CoderDojo is a non-profit global movement founded by James Whelton and Bill Liao. It all started in James Whelton’s school in early 2011 when James (then 18 year-old coder) received some publicity after hacking the iPod Nano and as a result some younger students expressed an interest in learning how to code. He set up a computer club in his school (PBC Cork) where he started teaching students basic HTML and CSS. Later that year he met Bill Liao, an entrepreneur and philanthropist, who was interested in growing the project into something bigger.
In June 2011 the first CoderDojo was launched in the National Software Centre in Cork which saw extreme success. The Cork Dojo even saw people travelling from Dublin frequently to attend sessions. Owing to this popularity a Dublin Dojo was launched soon after. By making the movement open source it has since led to hundreds of dedicated Champions setting up more Dojos around Ireland and the CoderDojo movement has even grown to become a global phenomenon!
The CoderDojo Foundation was created in spring 2013 in order to support the fast growing CoderDojo community and has been working hard to achieve this ever since.
As of October 2014 there are now over 500 verified Dojos in 51 countries and there have also been many special CoderDojo sessions hosted in venues such as Westminster Abbey, Buckingham Palace, Italian Parliament, Dail Eireann and the EU Parliament!
CoderDojo is 100% free for those who are attending and their parents.
From time to time Dojos may come across unavoidable expenses, for information on fundraising to cover these costs please see our Fundraising Guidelines and Suggestions.
CoderDojo does not discriminate based on gender, race, religion, culture or sexual orientation. For more information on this please see our Inclusion Policy.
There is only one rule for young people attending a CoderDojo…Be Cool!
Bullying, disruptive behaviour, wasting people’s time etc. is considered to be uncool and not welcome in the Dojo environment.
At the Dojo everyone is responsible for themselves and each other.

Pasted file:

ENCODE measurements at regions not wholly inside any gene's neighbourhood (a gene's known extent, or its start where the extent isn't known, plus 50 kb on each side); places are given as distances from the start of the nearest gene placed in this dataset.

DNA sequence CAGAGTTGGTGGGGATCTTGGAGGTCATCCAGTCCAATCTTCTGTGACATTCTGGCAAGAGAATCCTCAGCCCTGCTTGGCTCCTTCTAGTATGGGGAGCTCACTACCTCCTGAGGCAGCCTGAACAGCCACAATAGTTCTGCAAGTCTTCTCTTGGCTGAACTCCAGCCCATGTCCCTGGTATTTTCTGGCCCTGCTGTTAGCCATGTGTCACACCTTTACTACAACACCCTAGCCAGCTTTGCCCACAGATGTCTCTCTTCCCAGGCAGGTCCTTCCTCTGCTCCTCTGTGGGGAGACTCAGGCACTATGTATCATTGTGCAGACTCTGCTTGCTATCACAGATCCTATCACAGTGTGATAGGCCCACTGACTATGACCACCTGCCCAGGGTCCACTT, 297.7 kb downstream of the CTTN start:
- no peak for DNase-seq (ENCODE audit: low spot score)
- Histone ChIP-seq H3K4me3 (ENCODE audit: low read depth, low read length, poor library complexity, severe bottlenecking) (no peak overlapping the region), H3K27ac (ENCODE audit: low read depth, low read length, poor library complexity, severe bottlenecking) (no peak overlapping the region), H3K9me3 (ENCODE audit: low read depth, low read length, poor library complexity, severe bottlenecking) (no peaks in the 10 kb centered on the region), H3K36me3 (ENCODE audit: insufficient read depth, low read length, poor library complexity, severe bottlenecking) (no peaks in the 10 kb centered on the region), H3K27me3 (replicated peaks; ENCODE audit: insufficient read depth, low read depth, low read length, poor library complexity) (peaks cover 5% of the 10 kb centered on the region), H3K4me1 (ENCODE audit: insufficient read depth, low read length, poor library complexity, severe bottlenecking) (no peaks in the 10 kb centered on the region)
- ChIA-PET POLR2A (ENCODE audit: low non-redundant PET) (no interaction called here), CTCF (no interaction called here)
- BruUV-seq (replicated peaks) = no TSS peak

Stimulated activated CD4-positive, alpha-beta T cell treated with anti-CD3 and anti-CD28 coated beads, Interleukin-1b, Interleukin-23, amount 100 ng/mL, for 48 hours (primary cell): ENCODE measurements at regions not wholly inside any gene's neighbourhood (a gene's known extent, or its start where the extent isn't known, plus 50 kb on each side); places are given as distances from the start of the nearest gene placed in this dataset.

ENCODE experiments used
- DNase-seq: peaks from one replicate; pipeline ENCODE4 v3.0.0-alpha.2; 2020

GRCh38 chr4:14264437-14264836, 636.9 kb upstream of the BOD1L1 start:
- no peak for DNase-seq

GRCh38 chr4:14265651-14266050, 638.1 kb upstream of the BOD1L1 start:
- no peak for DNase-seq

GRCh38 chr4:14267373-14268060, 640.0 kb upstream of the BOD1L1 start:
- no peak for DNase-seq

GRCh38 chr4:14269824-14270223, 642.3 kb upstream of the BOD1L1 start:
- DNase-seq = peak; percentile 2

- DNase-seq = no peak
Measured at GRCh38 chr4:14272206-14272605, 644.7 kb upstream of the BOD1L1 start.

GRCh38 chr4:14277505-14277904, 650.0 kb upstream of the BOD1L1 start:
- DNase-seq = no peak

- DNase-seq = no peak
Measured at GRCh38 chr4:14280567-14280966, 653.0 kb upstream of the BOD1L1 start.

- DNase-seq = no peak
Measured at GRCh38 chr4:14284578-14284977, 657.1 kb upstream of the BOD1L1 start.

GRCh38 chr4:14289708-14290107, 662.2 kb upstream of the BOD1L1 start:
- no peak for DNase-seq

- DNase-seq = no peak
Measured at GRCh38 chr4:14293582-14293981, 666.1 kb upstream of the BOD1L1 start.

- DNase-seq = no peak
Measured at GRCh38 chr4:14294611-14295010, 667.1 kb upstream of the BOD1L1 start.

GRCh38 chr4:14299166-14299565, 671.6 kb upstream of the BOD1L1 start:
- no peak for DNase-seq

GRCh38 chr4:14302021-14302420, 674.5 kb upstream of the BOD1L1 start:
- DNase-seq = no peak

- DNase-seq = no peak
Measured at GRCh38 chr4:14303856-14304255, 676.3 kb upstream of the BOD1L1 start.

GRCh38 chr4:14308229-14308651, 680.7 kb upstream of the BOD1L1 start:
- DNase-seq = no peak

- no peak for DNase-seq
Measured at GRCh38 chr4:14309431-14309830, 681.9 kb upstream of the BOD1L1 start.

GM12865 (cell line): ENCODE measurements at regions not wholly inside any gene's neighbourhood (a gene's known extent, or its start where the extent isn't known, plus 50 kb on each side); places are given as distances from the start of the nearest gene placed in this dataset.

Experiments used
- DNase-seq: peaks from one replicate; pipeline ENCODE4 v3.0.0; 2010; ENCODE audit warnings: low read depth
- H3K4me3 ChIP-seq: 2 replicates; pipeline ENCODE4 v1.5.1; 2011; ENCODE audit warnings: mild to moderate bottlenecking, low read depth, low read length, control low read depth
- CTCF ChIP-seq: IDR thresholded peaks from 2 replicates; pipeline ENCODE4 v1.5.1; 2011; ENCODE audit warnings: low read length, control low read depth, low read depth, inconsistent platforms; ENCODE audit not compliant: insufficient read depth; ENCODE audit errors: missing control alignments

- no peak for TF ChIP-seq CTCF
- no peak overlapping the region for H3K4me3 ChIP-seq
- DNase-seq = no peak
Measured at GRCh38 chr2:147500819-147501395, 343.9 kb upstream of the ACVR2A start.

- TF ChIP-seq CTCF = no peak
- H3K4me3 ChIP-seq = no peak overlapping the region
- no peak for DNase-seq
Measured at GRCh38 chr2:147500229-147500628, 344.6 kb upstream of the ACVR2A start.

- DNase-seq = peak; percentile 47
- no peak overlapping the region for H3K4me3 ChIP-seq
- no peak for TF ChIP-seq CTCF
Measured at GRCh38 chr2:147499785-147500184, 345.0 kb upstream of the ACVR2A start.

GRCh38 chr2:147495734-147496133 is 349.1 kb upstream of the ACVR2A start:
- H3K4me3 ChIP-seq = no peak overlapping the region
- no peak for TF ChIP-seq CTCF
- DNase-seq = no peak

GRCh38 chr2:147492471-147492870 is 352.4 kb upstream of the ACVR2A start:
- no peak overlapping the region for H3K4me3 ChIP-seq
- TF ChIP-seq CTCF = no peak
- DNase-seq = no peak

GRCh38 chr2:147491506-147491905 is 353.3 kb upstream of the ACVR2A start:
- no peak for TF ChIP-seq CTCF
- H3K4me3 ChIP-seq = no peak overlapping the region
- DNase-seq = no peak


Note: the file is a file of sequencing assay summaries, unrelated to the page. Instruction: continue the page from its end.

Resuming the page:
CoderDojo should be a place where everyone is free to share and contribute to building an awesome social space for everyone participating. CoderDojo not only encourages the use of open source software in it's Dojos but the CoderDojo model itself is open source and community driven, allowing the autonomous nature of each individual local Dojo to feed back into community and evolve it's growth.
Different people have different strengths and this is the benefit of working in groups or teams. At CoderDojo young people of different abilities are encouraged to work together on projects and to learn from and mentor each other. Easy ways of encouraging this are ensuring there are two - three young people working on the same computer or project at a given time.
Instead of focusing on a curriculum model CoderDojo encourages that’s once the young people have learned the basics using the multitude of available resources linked to on our community wiki Kata and through mentor support so that they can then focus their attention on creating projects that interest them and presenting their work to their Dojo. This method is much more conducive for successful, and enjoyable, learning that a strict curriculum path. CoderDojo’s focus on project work allows young people to motivate themselves towards finding the necessary solutions to their problems, just like actual programmers! You can see the consequences of this attitude at our annual CoderDojo competition, Coolest Projects.
CoderDojo encourages young people to see Code as a force for good in the world and to develop projects with their new found skills that can have a positive impact. Dojo attendees often develop apps, websites and games around themes such as bullying, environmental activism, aiding underserved groups in their communities and educational games and resources.